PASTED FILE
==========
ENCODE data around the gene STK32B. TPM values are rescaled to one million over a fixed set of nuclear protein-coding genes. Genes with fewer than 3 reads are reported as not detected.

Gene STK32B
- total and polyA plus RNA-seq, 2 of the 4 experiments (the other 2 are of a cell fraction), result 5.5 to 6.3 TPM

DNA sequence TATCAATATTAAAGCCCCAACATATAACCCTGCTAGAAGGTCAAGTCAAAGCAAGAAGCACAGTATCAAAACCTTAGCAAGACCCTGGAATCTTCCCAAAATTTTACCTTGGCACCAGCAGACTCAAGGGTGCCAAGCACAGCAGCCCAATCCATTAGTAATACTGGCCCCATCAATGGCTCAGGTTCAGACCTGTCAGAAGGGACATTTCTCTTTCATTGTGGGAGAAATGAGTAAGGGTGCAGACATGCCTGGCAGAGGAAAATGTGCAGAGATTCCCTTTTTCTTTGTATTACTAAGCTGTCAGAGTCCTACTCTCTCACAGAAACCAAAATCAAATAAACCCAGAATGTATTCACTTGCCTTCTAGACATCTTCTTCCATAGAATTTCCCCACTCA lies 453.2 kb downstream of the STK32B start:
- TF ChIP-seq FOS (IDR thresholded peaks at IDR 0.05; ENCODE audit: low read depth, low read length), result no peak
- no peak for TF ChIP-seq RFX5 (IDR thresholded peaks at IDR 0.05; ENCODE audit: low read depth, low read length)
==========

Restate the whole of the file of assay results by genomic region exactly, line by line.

ENCODE data around the gene STK32B. TPM values are rescaled to one million over a fixed set of nuclear protein-coding genes. Genes with fewer than 3 reads are reported as not detected.

Gene STK32B
- total and polyA plus RNA-seq, 2 of the 4 experiments (the other 2 are of a cell fraction), result 5.5 to 6.3 TPM

DNA sequence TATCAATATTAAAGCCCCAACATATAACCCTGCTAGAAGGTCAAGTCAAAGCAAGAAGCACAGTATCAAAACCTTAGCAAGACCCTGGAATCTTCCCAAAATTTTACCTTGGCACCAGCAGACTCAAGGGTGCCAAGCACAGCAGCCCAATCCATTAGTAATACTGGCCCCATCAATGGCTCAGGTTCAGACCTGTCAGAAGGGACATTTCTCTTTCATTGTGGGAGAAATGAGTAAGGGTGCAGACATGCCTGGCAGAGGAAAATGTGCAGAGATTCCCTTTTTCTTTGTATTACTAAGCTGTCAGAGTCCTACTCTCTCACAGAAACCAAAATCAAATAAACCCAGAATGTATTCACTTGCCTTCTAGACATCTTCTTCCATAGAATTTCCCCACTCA lies 453.2 kb downstream of the STK32B start:
- TF ChIP-seq FOS (IDR thresholded peaks at IDR 0.05; ENCODE audit: low read depth, low read length), result no peak
- no peak for TF ChIP-seq RFX5 (IDR thresholded peaks at IDR 0.05; ENCODE audit: low read depth, low read length)